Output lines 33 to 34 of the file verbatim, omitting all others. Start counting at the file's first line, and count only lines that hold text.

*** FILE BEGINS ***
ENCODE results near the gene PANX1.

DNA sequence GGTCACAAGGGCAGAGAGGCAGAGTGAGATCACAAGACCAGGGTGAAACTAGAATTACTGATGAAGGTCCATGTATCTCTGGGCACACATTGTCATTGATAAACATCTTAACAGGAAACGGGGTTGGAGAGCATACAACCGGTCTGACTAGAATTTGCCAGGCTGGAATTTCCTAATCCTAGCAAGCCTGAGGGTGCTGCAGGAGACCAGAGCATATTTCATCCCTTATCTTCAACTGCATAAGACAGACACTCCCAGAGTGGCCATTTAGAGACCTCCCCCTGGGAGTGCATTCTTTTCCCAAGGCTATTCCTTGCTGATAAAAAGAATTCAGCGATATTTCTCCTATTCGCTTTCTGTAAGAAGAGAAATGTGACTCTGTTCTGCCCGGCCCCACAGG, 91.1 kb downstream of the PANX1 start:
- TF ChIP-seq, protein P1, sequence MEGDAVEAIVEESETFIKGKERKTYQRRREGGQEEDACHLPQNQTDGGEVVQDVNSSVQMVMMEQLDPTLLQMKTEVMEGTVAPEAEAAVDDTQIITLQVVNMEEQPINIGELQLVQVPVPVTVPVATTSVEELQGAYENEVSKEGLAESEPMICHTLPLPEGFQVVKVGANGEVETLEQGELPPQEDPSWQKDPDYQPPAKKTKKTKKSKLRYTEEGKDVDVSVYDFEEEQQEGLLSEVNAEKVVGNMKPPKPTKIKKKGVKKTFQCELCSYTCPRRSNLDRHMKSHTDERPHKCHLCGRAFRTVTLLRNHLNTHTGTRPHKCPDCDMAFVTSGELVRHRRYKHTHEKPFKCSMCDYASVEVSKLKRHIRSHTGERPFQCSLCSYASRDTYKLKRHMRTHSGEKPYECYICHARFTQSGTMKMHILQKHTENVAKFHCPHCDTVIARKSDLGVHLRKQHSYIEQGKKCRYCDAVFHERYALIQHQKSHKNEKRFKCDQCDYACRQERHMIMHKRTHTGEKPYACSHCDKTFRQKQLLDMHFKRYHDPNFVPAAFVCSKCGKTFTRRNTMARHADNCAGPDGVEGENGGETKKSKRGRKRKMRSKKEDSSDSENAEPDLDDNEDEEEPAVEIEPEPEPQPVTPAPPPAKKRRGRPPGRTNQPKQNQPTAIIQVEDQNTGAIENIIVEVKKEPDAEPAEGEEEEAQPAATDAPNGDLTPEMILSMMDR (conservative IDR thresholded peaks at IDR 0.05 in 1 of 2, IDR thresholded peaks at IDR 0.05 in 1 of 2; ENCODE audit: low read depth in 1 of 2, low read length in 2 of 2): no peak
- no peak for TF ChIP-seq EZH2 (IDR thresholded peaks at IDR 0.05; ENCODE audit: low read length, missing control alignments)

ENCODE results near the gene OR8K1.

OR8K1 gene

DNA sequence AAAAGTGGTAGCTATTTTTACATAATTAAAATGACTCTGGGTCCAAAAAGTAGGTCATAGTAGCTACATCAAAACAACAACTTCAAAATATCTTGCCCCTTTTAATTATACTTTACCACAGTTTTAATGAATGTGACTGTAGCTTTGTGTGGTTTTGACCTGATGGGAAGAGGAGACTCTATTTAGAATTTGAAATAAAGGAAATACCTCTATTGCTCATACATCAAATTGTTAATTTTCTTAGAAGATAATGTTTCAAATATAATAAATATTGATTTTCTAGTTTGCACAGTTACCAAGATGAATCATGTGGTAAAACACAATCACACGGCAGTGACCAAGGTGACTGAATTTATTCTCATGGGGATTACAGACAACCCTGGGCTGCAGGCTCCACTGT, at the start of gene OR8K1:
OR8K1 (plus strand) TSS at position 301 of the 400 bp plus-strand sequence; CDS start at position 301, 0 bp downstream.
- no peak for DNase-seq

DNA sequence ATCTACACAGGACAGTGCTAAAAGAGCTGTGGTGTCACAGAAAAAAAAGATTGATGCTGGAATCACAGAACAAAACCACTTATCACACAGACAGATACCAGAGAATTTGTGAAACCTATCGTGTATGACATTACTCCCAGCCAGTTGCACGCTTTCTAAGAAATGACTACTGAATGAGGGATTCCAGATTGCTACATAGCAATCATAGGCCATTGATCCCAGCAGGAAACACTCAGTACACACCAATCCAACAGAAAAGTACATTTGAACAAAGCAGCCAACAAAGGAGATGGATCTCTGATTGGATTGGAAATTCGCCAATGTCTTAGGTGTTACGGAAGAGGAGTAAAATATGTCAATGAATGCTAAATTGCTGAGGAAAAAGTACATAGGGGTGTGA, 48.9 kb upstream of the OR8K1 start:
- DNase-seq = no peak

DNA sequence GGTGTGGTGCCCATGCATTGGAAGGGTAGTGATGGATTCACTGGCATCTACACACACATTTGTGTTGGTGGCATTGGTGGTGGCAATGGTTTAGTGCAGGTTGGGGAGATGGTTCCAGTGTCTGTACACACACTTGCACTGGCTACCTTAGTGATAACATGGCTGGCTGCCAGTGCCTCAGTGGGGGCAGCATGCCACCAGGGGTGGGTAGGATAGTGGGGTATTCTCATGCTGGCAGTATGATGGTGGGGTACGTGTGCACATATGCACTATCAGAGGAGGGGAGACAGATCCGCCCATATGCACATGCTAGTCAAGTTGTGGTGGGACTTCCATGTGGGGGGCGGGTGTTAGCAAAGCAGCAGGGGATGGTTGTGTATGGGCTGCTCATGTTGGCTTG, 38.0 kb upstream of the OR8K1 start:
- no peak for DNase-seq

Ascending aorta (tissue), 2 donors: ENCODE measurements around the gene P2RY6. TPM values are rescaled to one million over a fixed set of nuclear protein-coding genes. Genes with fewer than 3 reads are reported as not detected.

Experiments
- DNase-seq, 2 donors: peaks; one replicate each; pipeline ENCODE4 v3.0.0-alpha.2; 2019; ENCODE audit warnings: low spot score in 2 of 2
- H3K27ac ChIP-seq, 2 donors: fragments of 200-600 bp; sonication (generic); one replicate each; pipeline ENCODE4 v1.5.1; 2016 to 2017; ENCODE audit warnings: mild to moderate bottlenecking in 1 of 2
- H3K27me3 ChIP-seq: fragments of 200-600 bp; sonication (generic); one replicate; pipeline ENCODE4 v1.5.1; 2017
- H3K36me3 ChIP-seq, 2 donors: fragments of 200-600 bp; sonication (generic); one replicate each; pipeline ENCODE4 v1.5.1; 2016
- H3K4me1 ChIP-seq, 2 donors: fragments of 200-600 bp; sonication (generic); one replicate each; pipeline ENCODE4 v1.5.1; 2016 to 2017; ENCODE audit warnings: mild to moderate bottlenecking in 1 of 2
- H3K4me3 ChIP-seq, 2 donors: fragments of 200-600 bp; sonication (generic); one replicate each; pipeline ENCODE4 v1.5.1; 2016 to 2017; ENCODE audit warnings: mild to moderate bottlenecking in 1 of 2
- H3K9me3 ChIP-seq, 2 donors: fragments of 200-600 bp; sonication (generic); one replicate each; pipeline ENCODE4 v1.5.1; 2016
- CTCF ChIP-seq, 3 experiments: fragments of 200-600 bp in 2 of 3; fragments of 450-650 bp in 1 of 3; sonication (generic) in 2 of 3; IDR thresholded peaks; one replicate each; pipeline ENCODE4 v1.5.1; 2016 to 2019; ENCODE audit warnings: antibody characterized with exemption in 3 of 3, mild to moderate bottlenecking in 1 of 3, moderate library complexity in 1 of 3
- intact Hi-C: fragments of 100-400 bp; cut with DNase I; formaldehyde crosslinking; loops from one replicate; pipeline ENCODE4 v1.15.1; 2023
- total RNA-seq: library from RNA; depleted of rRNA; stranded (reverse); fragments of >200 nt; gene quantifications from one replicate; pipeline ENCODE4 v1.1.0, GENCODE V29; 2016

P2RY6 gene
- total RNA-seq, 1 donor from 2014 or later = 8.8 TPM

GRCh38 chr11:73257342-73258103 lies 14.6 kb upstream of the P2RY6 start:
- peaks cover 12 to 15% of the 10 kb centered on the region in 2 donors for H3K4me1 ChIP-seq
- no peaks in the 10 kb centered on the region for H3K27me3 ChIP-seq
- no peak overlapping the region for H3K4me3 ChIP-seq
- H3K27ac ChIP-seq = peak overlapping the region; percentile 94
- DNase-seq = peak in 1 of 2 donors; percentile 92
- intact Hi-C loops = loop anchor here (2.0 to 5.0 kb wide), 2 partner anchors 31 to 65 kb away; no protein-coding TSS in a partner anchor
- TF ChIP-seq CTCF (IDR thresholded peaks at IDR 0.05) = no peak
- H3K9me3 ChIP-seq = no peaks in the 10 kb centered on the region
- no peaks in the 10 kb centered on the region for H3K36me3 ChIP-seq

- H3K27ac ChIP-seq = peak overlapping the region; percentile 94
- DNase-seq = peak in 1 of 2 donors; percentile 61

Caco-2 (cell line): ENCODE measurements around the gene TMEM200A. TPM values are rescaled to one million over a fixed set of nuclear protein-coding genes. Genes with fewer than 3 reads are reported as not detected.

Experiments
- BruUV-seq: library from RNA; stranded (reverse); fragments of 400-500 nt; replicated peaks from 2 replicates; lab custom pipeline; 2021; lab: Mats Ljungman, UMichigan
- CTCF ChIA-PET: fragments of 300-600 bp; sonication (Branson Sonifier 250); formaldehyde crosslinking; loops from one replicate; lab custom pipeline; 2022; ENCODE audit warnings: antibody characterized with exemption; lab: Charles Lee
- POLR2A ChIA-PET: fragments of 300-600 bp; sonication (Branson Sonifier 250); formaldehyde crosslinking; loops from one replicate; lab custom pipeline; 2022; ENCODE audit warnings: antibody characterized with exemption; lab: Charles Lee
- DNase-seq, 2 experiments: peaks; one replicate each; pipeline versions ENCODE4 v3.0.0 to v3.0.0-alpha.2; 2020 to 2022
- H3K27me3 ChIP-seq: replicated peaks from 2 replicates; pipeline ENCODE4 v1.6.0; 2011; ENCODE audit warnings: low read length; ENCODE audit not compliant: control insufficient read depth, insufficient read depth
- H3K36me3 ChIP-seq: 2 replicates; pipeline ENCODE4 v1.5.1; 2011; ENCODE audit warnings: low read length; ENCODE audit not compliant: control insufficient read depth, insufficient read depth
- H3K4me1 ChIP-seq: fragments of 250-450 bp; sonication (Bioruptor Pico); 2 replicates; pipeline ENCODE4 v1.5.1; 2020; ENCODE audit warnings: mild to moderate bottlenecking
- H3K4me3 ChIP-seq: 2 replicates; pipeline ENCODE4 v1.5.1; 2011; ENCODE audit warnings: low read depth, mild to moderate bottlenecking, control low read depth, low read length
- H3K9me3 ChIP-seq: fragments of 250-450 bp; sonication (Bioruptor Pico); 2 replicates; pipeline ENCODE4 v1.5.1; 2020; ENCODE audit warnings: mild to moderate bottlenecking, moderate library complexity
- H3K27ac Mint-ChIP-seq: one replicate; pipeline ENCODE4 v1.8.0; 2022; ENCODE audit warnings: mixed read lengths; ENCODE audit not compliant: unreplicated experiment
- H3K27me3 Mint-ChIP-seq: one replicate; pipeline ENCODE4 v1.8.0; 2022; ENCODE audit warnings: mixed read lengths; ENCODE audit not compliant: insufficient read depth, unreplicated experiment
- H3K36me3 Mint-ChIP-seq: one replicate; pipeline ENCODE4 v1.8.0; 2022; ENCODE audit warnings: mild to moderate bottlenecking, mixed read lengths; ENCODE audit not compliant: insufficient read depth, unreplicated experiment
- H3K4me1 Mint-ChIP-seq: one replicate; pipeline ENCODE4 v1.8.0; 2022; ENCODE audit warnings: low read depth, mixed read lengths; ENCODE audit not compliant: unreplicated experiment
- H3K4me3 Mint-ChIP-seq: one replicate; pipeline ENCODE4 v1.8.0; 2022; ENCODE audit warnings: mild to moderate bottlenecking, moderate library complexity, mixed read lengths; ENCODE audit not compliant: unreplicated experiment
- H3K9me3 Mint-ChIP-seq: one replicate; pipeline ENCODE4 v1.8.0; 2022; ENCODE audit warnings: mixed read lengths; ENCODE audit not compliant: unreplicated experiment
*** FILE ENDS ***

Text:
- DNase-seq = peak in 1 of 2 donors; percentile 92
- intact Hi-C loops = loop anchor here (2.0 to 5.0 kb wide), 2 partner anchors 31 to 65 kb away; no protein-coding TSS in a partner anchor